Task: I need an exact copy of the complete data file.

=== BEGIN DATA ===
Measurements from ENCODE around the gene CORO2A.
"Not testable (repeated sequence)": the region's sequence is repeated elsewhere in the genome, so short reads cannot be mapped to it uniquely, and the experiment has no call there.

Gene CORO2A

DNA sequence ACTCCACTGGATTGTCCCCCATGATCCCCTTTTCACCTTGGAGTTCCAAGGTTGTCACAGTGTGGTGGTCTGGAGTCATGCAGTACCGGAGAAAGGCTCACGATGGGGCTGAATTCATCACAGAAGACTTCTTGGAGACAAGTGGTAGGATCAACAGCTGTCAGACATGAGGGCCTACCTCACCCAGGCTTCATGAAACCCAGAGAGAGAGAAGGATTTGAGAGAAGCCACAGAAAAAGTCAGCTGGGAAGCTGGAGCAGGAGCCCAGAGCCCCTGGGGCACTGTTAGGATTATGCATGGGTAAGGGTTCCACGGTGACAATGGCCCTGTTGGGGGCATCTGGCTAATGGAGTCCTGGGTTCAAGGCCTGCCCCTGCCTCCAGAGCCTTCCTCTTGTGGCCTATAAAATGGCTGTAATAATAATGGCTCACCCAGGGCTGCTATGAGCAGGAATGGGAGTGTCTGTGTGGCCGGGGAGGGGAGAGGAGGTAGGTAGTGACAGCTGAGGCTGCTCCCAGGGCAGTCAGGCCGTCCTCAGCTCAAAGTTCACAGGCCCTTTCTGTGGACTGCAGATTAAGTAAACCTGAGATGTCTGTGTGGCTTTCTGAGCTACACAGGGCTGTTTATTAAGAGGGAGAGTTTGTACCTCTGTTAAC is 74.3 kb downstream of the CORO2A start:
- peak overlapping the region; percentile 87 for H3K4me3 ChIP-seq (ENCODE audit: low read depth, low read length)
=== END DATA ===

Measurements from ENCODE around the gene CORO2A.
"Not testable (repeated sequence)": the region's sequence is repeated elsewhere in the genome, so short reads cannot be mapped to it uniquely, and the experiment has no call there.

Gene CORO2A

DNA sequence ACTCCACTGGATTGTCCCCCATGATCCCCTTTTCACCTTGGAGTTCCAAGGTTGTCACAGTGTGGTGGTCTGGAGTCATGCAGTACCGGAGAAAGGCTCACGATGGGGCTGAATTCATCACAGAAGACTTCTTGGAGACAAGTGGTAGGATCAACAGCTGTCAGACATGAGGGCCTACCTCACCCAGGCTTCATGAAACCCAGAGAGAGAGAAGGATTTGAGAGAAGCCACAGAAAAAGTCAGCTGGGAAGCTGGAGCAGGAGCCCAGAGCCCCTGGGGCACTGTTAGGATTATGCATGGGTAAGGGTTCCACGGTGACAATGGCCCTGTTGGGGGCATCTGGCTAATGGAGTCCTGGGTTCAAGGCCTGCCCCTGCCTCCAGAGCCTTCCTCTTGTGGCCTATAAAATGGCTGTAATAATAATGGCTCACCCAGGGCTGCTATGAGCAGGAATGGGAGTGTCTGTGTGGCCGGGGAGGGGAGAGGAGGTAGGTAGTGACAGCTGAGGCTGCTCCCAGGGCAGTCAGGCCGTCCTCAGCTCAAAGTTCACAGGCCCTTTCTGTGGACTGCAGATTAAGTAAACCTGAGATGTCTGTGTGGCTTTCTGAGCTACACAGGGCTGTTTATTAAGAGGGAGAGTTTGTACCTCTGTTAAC is 74.3 kb downstream of the CORO2A start:
- peak overlapping the region; percentile 87 for H3K4me3 ChIP-seq (ENCODE audit: low read depth, low read length)